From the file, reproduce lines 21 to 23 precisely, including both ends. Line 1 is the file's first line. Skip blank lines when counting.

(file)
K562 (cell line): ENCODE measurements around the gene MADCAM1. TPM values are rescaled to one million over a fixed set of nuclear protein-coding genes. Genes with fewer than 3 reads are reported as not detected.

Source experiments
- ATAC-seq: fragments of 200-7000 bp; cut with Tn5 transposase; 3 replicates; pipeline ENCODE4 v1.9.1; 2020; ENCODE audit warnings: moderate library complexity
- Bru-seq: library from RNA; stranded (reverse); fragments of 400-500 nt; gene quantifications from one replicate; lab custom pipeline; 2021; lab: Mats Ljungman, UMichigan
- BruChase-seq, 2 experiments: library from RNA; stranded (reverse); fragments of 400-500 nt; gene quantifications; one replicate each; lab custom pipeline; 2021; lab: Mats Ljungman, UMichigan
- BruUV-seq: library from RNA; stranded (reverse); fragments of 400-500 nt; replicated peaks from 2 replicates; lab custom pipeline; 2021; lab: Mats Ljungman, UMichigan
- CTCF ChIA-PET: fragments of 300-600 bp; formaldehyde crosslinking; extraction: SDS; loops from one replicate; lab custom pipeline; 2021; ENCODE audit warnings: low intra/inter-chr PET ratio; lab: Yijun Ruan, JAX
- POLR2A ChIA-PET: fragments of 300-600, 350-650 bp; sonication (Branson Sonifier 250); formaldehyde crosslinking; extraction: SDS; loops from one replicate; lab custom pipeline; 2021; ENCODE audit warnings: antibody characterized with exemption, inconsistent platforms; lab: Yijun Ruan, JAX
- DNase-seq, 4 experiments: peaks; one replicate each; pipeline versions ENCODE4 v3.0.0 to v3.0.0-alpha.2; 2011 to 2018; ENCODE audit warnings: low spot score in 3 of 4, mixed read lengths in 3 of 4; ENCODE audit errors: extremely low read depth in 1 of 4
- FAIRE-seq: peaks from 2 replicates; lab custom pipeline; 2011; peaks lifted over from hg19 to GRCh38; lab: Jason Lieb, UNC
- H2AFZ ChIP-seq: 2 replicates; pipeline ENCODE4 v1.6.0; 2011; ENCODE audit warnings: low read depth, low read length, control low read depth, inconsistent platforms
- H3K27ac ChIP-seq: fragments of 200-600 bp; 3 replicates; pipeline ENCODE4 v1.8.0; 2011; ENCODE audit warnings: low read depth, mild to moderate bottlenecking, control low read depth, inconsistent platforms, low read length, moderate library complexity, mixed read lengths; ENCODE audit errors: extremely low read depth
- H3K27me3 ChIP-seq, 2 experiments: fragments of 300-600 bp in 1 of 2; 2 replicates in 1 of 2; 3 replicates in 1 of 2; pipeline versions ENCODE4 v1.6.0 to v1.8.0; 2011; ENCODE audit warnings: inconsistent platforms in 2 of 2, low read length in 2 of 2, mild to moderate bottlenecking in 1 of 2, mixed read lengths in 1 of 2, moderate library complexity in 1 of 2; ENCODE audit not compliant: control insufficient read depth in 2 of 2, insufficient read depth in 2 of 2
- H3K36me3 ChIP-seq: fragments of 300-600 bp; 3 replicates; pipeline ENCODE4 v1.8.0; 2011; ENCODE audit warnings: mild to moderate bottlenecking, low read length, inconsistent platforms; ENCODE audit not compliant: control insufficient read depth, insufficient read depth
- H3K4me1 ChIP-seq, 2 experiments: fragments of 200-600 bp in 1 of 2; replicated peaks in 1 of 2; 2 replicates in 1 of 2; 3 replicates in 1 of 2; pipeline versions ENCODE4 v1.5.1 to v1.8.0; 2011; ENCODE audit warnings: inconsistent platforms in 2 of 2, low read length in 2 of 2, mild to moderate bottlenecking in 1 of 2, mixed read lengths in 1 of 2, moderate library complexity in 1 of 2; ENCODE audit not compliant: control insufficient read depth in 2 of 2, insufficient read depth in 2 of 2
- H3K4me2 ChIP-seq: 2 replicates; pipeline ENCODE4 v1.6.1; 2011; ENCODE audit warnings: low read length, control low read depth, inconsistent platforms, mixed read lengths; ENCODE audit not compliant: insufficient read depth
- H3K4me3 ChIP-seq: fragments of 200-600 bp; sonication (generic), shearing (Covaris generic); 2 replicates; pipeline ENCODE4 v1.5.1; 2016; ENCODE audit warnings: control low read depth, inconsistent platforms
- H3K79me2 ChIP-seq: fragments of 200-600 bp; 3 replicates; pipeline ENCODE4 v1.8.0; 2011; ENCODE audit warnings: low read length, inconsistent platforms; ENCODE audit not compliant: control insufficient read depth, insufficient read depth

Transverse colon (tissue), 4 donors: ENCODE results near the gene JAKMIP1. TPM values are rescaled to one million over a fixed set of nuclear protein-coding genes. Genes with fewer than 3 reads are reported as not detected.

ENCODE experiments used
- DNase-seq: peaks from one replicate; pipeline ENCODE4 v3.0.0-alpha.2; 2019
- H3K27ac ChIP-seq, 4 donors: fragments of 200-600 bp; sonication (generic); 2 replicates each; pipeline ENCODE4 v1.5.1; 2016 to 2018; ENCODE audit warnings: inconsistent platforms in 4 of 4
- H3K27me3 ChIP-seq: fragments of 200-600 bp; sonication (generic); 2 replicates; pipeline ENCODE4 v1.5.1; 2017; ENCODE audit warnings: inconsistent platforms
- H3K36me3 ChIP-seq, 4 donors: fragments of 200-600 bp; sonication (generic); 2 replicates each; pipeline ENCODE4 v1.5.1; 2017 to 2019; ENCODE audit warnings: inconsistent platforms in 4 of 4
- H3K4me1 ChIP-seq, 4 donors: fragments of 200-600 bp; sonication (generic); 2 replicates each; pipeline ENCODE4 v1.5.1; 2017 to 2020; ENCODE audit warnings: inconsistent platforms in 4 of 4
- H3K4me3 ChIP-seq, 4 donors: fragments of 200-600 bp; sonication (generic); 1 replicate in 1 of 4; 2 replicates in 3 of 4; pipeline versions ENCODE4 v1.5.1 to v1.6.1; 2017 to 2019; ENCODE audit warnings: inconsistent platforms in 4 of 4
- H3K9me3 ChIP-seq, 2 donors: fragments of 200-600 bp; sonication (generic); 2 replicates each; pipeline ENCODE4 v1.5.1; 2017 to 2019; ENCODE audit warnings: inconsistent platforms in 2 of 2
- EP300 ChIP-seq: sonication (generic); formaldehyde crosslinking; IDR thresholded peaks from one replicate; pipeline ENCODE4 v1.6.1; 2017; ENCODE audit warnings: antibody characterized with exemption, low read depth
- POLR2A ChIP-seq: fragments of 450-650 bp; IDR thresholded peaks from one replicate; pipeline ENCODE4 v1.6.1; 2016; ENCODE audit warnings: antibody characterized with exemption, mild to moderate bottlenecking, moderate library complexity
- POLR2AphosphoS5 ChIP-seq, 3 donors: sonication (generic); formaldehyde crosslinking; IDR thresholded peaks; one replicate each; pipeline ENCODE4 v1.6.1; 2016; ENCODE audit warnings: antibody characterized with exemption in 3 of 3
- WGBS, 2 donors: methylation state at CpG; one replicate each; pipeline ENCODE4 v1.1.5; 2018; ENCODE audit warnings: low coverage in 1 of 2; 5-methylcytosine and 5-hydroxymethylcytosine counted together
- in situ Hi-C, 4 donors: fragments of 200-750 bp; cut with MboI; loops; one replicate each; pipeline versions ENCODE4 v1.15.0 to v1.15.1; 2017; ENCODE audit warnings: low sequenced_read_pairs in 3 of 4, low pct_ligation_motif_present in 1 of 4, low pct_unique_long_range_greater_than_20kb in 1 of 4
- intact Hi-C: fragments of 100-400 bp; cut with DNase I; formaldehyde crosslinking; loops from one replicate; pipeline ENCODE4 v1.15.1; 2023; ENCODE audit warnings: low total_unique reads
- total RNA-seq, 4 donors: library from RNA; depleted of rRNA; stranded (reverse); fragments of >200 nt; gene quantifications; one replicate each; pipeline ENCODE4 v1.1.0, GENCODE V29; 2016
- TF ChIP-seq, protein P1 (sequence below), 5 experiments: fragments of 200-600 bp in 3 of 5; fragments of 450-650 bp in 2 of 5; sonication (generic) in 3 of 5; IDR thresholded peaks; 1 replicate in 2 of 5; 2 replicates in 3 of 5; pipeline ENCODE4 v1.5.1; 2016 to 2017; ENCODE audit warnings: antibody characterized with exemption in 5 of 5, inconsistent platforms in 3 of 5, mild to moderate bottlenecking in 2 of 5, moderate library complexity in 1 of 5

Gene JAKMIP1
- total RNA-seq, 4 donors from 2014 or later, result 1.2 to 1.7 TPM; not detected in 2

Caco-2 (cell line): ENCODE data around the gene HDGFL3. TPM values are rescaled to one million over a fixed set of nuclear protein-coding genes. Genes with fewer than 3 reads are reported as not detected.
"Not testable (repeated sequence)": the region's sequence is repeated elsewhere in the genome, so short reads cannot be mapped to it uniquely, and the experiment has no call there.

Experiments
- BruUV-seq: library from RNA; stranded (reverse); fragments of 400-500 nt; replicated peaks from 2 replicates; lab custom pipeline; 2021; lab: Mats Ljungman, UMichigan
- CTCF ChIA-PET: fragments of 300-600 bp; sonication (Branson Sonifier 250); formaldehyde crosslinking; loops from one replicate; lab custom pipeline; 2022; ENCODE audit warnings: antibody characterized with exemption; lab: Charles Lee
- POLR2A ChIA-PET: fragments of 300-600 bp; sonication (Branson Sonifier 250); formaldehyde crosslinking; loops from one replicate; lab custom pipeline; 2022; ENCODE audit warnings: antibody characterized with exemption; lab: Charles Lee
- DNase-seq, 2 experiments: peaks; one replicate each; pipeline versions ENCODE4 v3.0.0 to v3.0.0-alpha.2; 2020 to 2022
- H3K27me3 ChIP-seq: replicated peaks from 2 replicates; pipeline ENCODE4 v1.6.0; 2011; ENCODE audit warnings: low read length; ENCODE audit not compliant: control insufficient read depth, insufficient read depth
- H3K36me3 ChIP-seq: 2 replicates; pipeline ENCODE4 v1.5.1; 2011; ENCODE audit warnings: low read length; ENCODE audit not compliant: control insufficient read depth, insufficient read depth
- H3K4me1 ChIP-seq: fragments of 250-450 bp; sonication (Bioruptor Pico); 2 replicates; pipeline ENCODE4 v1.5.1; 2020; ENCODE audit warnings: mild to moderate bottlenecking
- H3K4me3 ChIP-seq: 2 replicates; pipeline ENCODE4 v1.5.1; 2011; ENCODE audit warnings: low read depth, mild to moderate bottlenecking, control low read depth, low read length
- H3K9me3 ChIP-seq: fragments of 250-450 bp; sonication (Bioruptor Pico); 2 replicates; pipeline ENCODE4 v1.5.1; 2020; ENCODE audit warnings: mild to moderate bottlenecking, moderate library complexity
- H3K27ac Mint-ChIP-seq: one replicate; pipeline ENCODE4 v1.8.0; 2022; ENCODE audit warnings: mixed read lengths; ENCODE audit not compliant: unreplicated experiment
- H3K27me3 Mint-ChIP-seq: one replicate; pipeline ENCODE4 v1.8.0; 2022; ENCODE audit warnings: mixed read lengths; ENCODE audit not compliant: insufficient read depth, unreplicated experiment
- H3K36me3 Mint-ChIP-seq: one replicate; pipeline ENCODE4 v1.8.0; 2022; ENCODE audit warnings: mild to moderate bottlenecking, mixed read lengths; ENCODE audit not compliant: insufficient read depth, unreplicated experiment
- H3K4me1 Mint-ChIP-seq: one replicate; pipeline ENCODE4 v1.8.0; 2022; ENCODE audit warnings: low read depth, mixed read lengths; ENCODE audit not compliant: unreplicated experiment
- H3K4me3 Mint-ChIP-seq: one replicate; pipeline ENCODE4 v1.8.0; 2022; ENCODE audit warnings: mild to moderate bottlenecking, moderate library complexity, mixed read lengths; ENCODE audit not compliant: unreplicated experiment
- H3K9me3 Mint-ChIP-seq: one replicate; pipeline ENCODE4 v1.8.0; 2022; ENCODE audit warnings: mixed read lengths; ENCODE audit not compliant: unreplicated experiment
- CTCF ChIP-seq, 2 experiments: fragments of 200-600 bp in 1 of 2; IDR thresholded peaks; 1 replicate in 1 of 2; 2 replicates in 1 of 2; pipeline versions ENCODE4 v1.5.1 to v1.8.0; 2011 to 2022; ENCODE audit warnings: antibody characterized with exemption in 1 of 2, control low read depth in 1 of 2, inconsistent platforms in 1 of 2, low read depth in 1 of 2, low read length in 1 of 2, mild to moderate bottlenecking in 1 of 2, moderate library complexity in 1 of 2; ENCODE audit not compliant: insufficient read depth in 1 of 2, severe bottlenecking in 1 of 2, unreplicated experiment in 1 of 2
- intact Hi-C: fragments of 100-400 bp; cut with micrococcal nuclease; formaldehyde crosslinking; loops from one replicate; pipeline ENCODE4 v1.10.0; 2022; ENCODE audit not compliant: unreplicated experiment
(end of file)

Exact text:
- DNase-seq: peaks from one replicate; pipeline ENCODE4 v3.0.0-alpha.2; 2019
- H3K27ac ChIP-seq, 4 donors: fragments of 200-600 bp; sonication (generic); 2 replicates each; pipeline ENCODE4 v1.5.1; 2016 to 2018; ENCODE audit warnings: inconsistent platforms in 4 of 4
- H3K27me3 ChIP-seq: fragments of 200-600 bp; sonication (generic); 2 replicates; pipeline ENCODE4 v1.5.1; 2017; ENCODE audit warnings: inconsistent platforms